AT&Ts HITS Starts to Suffer Misses

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A shakeout is happening in digital-cable distribution, with
many programmers opting for platforms other than Headend in the Sky to reach MSOs.

HITS was the only game in town for cable operators hoping
to launch digital -- and for programmers looking to deliver new networks to MSOs -- when
Tele-Communications Inc. launched the platform in 1997.

While HITS remains an important platform for programmers
seeking spots on AT&T Broadband & Internet Services' industry-leading
digital-cable platform and on other systems that buy programming through HITS, many
networks have banded together to lease their own satellite transponders and bypass HITS.

With digital-cable penetration increasing and more MSOs
defining their digital-basic strategies, programmers said, the market has grown to the
point where it makes sense to deliver digital-cable channels on multiple platforms.

And several MSOs, including Charter Communications Inc.,
are telling networks they don't want to use HITS, some programmers said.

"Charter is trying to make a point to HITS that you
can't charge transport fees to non-AT&T affiliates if you're not going to listen to
their needs as equally as you will AT&T's," said one programming executive who
asked not to be identified.

Charter vice president of programming Patty McCaskill said
she has encouraged programmers to get their own transponders and not rely solely on HITS.
But she insisted that she's not forcing networks to do so.

"We have encouraged program networks that are looking
for distribution on Charter to band together and build a transponder together so we have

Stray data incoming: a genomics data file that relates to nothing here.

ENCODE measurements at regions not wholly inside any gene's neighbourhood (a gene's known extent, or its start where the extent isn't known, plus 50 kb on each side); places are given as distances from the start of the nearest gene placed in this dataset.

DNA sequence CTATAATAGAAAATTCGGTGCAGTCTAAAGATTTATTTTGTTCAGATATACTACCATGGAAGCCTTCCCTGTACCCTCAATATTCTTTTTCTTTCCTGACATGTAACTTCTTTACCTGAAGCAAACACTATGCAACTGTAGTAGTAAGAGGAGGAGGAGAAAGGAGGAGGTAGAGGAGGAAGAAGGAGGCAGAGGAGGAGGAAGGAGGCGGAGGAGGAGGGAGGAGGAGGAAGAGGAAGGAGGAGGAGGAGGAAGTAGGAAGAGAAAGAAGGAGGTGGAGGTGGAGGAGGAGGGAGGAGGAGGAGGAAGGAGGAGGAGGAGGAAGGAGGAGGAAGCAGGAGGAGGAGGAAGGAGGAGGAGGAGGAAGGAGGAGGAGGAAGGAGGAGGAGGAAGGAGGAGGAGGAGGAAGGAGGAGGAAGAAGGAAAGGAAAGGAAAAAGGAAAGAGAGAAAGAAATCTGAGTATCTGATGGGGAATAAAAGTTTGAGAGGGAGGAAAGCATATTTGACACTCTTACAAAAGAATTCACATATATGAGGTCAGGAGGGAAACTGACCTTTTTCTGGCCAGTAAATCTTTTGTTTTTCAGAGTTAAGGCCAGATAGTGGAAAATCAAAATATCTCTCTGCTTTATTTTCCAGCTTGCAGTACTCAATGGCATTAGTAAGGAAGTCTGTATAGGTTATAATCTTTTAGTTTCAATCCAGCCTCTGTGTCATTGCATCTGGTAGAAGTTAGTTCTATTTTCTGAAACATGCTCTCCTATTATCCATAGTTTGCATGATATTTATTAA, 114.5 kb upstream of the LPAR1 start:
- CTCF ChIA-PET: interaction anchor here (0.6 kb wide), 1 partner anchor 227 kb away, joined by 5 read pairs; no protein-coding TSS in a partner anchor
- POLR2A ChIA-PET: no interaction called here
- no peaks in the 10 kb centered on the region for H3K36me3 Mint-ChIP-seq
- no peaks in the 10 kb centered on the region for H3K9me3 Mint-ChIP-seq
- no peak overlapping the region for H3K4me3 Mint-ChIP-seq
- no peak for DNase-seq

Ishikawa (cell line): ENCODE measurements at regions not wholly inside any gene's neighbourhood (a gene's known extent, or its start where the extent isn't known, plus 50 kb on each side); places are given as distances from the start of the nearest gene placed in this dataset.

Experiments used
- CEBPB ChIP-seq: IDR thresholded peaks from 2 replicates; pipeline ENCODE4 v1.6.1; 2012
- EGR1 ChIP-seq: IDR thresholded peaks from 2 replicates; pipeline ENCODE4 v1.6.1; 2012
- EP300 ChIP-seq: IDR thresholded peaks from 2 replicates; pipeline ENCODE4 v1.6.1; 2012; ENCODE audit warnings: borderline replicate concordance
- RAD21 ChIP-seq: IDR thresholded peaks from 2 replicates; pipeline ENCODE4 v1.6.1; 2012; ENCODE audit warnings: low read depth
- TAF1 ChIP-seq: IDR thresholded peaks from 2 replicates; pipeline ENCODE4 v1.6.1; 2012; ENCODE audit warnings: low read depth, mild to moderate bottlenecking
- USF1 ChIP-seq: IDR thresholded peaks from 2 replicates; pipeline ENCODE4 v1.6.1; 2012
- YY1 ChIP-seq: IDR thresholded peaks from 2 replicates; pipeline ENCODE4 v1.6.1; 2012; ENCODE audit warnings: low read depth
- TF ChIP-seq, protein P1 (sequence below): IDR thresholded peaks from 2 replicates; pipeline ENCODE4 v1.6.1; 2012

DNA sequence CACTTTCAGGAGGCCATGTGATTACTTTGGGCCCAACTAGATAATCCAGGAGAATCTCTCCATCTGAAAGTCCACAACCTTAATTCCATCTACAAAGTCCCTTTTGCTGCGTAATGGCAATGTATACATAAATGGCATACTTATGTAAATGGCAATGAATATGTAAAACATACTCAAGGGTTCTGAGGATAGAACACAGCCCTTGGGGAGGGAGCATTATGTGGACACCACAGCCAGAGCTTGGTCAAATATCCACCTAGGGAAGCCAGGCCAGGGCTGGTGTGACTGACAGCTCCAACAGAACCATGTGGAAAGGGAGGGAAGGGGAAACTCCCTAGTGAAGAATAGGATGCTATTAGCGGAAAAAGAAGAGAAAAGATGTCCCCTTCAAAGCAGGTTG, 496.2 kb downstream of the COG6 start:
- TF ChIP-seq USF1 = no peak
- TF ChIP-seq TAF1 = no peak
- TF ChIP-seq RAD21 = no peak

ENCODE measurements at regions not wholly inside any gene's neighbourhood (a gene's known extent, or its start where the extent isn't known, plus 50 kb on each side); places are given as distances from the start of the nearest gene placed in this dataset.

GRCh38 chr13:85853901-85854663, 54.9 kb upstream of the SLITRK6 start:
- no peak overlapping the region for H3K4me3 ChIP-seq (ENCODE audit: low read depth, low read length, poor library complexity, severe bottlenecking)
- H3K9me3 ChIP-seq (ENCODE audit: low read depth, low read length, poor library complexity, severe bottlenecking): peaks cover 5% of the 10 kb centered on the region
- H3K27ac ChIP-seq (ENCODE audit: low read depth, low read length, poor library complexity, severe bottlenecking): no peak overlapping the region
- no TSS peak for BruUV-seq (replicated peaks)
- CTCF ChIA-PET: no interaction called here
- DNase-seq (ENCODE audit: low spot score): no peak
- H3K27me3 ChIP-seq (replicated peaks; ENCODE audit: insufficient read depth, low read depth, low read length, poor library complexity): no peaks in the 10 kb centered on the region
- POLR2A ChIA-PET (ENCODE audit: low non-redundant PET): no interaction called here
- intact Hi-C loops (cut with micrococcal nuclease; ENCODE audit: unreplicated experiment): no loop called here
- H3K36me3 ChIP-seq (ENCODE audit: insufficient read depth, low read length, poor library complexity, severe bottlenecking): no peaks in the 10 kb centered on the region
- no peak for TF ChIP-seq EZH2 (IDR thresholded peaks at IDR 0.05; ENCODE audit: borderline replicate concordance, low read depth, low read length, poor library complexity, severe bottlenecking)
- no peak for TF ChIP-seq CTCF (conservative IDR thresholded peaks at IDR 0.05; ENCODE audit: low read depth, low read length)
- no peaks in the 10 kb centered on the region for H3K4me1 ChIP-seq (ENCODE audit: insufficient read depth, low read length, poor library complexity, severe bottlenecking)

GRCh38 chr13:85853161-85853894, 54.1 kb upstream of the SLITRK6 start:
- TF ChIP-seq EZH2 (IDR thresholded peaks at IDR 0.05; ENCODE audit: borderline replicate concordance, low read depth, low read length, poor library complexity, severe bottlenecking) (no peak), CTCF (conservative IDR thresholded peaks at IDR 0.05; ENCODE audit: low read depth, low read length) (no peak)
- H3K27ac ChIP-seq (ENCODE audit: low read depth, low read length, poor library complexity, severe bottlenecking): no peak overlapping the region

another alternative," she said.

McCaskill said Charter has struck deals to buy digital
programming directly from four programmers using their own transponders, two of which (E!
Networks and A&E Television Networks) are also leasing transponder space to other

In addition to A&E and E!, Charter buys programming
directly from Viacom Inc., which distributes 10 digital networks under MTV Networks' The
Suite, using its own transponder, and from Discovery Communications Inc., which
distributes its own seven digital networks.

Charter does use HITS to deliver programming to cable
systems that haven't been upgraded to 750 megahertz, McCaskill said.

A&E's transponder includes History Channel
International, The Biography Channel, Do It Yourself, CNBC Business 24, ZDTV, The
Independent Film Channel, Lifetime Movie Network and MuchMusic USA.

E!'s transponder includes its Style digi-net, Romance
Classics, Country Music Television, ESPNews, ESPN Classic, Bloomberg Television, Toon
Disney and SoapNet, Multichannel News reported in November.

Fox Family Worldwide Inc. is forming its own transponder to
deliver its boyzChannel and girlzChannel. And NBC Cable, which would like to be available
on multiple transponders, is talking with Fox Family about joining its digital
transponder, president David Zaslav said.

"Ultimately, I think the MSOs' primary focus of
providing the most valuable product to their subscribers and pleasing those subscribers is
going to drive a shakeout," Zaslav predicted. "The MSO will look at every
[transponder] so they can pick and choose the best. Or the quality digital services will
overcome the encumbrance of not being available to other MSOs by paying the cost of being
available on each of the platforms."

Ocean Communications, which wants to launch some shopping
services, is also looking to buy a transponder and lease space to other networks, a source

Several networks are vying for slots on the new
transponders, including Ovation - The Arts Network, Comedy Central, National Geographic
Channel, Wisdom Television, Newsworld International (NWI), Fanfare: The Classical Music
Channel, Trio, GoodLife Television Network, America's Voice and BET on Jazz, sources said.

It will cost each network $25,000 to $30,000 per month to
lease space on each transponder. That cost hasn't changed much in the past few years,
according to Ovation vice president of media sales and affiliate relations Ed Burakowski.
"The economics are quite difficult to make work, especially for independents,"